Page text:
News Real Bread Campaign

Adding folic acid to flour: Have your say

The UK government and devolved administrations are seeking views on the proposal to introduce mandatory addition of folic acid to flour.

Photo by Chris Young / CC-BY-SA 4.0

Photo by Chris Young / CC-BY-SA 4.0

The proposal has been put forward with the aim of helping to reduce neural tube defects (NTDs) in foetuses by raising the folate levels of women who could become pregnant.

Relevant information surrounding the issues and proposal has been published in a consultation document and impact assessment, both of which people are encouraged to read in full before responding.

Launched on 13 June 2019, this open consultation asks questions including:

  • Do you agree or disagree with the proposal for mandatory addition of folic acid to flour produced by UK millers to help prevent neural tube defects?
  • To which flour/products do you think mandatory addition of folic acid should apply?
  • Are there any alternative ways of helping reduce the number of neural tube defects that you may prefer?
  • Are there any particular groups or individuals that might be negatively affected by the proposed policy?
  • Are there any businesses that might be negatively affected by the proposed policy?
  • Do you think there are any other benefits, costs or wider impacts of this proposed policy that have not been mentioned?
  • What are the practical issues that need to be thought about for this proposed policy? 

This consultation closes at 11.59pm on 9 September 2019.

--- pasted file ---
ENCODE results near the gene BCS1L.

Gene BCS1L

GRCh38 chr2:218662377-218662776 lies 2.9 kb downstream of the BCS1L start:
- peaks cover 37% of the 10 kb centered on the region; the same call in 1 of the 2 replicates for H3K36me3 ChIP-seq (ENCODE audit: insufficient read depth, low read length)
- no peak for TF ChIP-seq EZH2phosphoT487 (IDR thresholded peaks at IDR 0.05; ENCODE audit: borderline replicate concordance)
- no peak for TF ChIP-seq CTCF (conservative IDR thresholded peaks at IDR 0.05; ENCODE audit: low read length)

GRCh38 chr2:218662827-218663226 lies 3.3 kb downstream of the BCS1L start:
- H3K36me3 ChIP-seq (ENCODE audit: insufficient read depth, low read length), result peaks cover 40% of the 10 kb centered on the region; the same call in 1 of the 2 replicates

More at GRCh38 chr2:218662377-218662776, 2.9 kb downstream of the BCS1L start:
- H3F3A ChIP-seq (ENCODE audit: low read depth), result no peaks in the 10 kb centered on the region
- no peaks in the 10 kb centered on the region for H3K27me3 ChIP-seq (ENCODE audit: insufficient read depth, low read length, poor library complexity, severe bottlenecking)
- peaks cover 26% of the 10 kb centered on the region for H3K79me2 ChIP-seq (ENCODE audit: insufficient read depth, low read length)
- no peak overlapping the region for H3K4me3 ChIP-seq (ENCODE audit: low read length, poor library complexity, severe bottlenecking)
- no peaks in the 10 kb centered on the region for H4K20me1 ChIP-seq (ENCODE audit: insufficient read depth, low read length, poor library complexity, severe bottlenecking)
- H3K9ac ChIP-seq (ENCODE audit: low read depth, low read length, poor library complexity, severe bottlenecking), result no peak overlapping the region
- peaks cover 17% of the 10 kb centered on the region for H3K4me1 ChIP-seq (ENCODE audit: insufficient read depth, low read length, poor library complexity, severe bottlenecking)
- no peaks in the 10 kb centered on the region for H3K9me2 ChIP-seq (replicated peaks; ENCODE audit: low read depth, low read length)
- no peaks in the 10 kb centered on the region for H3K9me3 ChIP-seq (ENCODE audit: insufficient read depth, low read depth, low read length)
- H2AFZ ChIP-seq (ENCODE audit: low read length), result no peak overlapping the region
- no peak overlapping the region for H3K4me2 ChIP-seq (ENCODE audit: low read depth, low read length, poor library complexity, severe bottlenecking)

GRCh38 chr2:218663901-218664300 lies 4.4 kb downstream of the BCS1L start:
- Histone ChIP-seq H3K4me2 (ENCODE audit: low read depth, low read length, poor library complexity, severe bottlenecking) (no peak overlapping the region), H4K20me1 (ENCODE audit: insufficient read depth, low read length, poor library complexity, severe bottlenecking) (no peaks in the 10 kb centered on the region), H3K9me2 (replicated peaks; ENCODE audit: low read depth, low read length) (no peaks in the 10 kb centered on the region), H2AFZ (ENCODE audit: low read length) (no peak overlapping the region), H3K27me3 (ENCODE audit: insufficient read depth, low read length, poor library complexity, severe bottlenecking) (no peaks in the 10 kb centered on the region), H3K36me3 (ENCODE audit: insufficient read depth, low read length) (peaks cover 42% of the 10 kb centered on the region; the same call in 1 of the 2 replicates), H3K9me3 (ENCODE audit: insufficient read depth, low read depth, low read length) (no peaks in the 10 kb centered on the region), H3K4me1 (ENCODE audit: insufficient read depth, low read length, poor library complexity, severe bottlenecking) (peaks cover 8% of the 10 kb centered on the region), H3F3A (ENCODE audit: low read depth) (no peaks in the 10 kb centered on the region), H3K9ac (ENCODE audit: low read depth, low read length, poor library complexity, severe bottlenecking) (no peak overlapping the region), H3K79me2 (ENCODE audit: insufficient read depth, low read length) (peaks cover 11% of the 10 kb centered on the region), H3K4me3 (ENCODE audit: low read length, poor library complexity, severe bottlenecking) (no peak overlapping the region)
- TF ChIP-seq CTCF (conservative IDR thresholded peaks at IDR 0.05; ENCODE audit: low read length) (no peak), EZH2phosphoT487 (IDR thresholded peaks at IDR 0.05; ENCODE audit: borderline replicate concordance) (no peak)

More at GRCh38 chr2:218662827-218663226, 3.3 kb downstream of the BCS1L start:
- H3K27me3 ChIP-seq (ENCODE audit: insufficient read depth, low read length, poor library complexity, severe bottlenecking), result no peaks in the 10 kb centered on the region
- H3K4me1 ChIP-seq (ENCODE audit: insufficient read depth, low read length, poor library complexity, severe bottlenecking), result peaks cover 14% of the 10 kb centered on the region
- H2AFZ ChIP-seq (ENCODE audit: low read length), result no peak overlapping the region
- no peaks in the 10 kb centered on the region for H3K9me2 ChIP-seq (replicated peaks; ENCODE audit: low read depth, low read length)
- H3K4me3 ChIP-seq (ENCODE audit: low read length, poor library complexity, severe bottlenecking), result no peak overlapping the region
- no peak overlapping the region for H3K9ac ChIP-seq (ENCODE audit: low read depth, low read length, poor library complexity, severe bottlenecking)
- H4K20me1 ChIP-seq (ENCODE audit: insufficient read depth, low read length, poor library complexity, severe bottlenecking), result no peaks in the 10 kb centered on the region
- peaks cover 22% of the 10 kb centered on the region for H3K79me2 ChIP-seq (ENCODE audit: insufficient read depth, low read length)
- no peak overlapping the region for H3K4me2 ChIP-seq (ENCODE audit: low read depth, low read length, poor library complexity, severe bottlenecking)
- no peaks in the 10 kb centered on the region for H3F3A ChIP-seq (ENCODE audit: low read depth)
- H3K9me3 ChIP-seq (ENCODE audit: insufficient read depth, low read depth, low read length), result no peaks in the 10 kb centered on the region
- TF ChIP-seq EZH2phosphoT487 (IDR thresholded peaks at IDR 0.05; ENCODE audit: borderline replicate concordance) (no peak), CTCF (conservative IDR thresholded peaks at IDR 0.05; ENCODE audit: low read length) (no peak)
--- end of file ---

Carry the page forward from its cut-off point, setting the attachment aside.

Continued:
While the Real Bread Campaign opposes the use of additives in general, it is unable to take a position of folic acid specifically.

The Real Bread Campaign’s notes and position on the so-called ‘fortification’ of flour.

Some key facts

The Real Bread Campaign urges anyone planning to respond to the consultation to read it, impact assessment, other supporting documents and as much other recent relevant research as possible before doing so.

  • There are about 66 million people in the UK, of whom roughly 13 million are women aged between 15 and 45 (Typically, fewer than four per 1000 women under 15 or over 45 give birth each year)
  • Around 1000 NTD-affected pregnancies are detected each year in the UK (ie 0.0015% of the population)
  • The consultation estimates that adding folic acid to all non-wholemeal bread flour might reduce the incidence of NTDs by 5%-10%, while adding it to all flour might reduce the incidence by 15%-20%: ie the detected NTD incidence might be reduced from affecting around 1000 to around 800 - 950 pregnancies per year.


  • The estimate used in the consultation is that around 90% of people consume products that contain flour.1
  • An estimated 29% of women ‘consume very little bread’, so less than 10g of flour per day this way.2
  • There are potential risks associated with ‘excess intakes’ of folic acid. Some are outlined in the consultation
  • The consultation does not include specific alternatives to ‘fortification’ that might improve folate / folic acid uptake, eg improved cooking and healthy eating education, raising minimum levels of naturally-occurring folate (and other micronutrients) in flour, schemes to make healthier food more affordable and accessible, whilst curbing promotion of less healthy foods etc.

1 The documents don’t make clear how often or how much
2 We understand this to mean industrial loaf products as well as bread

Traditional mills

The Traditional Cornmillers Guild (TCMG) and Mills Section of the Society for the Protection of Ancient Buildings (SPAB) represent traditional wind and watermills. They have launched a petition calling for exemption for traditional wind and watermills that produce less than 1,000 tonnes of flour per year from any requirement to add folic acid to flour for reasons including:

  • The impracticality for traditional mills to add folic acid in a consistent manner
  • The threat to the integrity, historic character and sustainability of mill buildings of importance to national heritage from installing the necessary machinery

TCMG and SPAB Mills' notes and position on the issue



Published Friday 14 June 2019

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